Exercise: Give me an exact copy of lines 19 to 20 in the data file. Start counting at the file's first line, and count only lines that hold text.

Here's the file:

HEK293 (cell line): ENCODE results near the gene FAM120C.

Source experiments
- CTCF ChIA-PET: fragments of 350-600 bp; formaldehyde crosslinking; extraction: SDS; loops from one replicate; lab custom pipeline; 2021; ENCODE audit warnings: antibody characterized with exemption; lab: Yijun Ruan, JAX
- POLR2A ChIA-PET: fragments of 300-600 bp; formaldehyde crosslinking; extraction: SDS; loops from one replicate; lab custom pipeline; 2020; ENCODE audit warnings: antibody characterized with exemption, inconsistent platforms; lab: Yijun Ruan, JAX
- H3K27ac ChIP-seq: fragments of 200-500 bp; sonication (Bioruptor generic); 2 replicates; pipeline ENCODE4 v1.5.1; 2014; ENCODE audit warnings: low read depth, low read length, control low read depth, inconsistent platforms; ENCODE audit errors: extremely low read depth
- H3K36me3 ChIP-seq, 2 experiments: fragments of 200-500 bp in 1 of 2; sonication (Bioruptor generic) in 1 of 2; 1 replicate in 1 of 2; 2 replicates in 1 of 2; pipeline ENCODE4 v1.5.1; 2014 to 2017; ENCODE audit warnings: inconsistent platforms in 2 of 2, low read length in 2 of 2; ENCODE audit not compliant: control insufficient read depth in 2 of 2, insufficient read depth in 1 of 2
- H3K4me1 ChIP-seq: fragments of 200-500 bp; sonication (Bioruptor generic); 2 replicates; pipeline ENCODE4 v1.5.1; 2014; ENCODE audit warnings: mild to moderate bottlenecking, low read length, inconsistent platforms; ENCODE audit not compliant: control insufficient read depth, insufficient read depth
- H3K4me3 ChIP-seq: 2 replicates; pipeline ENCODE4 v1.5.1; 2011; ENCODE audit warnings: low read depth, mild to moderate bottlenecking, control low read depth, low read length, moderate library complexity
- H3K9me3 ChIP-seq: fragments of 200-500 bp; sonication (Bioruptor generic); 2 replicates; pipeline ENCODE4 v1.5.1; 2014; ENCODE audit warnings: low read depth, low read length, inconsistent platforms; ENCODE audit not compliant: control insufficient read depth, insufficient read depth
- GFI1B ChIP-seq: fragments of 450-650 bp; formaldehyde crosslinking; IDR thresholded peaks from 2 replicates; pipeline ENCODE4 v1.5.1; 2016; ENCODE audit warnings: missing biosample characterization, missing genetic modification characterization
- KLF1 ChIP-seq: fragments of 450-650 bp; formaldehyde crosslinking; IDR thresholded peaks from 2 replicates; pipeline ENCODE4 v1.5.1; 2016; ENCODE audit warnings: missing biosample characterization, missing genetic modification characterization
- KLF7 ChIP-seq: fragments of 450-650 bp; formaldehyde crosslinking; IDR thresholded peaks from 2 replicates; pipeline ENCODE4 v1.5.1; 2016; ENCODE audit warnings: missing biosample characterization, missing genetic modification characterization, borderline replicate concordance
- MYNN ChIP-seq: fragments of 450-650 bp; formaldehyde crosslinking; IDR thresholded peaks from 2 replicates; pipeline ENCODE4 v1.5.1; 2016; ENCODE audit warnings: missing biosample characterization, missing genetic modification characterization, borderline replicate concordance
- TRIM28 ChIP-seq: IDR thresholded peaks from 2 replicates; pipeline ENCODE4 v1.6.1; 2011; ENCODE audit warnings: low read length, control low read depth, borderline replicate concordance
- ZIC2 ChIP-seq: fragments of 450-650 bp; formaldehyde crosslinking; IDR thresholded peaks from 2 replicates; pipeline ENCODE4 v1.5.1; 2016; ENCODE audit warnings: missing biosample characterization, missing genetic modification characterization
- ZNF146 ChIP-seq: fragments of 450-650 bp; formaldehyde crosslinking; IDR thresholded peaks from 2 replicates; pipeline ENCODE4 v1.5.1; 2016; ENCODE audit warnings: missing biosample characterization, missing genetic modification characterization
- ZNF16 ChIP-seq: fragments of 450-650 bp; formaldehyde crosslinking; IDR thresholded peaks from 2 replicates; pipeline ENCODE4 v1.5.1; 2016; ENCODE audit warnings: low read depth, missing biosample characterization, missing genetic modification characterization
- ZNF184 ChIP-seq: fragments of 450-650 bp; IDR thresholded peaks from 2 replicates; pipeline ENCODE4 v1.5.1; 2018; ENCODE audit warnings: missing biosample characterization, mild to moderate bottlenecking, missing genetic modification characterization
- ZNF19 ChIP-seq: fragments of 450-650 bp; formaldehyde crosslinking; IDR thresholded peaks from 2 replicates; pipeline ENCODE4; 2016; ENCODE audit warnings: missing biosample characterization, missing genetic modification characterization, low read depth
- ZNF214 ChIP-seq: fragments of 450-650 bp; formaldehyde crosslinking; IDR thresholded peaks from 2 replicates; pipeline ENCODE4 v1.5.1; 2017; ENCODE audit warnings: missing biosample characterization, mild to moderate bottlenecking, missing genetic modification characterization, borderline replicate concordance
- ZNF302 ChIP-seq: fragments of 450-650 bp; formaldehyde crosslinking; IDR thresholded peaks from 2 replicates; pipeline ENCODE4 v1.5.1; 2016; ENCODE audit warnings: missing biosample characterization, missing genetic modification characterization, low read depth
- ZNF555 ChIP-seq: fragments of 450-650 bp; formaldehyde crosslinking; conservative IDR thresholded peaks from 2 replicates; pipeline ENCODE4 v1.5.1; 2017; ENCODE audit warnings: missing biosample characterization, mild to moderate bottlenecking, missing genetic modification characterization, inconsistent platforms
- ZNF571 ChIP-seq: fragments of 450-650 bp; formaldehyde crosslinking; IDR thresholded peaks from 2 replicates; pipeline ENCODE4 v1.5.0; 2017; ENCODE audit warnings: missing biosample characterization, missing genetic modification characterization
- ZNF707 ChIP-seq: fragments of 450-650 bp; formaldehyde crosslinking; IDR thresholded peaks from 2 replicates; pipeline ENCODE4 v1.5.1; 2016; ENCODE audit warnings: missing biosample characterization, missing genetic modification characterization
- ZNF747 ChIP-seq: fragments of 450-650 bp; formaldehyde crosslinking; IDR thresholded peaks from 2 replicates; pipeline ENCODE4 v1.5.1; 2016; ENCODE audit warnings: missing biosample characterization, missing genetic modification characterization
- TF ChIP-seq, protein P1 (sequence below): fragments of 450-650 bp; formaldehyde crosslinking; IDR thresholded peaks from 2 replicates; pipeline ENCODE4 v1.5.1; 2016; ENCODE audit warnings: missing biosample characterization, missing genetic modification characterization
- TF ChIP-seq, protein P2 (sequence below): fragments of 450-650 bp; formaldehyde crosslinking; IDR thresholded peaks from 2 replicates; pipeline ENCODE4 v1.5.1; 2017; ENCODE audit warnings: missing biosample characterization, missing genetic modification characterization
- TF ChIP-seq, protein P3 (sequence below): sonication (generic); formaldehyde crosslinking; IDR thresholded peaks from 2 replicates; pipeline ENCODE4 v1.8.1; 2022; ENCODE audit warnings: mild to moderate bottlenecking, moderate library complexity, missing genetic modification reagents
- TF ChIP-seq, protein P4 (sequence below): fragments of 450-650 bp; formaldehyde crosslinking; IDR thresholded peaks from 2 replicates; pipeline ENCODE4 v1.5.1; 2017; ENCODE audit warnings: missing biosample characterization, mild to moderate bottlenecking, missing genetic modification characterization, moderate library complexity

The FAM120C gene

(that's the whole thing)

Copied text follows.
- ZNF19 ChIP-seq: fragments of 450-650 bp; formaldehyde crosslinking; IDR thresholded peaks from 2 replicates; pipeline ENCODE4; 2016; ENCODE audit warnings: missing biosample characterization, missing genetic modification characterization, low read depth
- ZNF214 ChIP-seq: fragments of 450-650 bp; formaldehyde crosslinking; IDR thresholded peaks from 2 replicates; pipeline ENCODE4 v1.5.1; 2017; ENCODE audit warnings: missing biosample characterization, mild to moderate bottlenecking, missing genetic modification characterization, borderline replicate concordance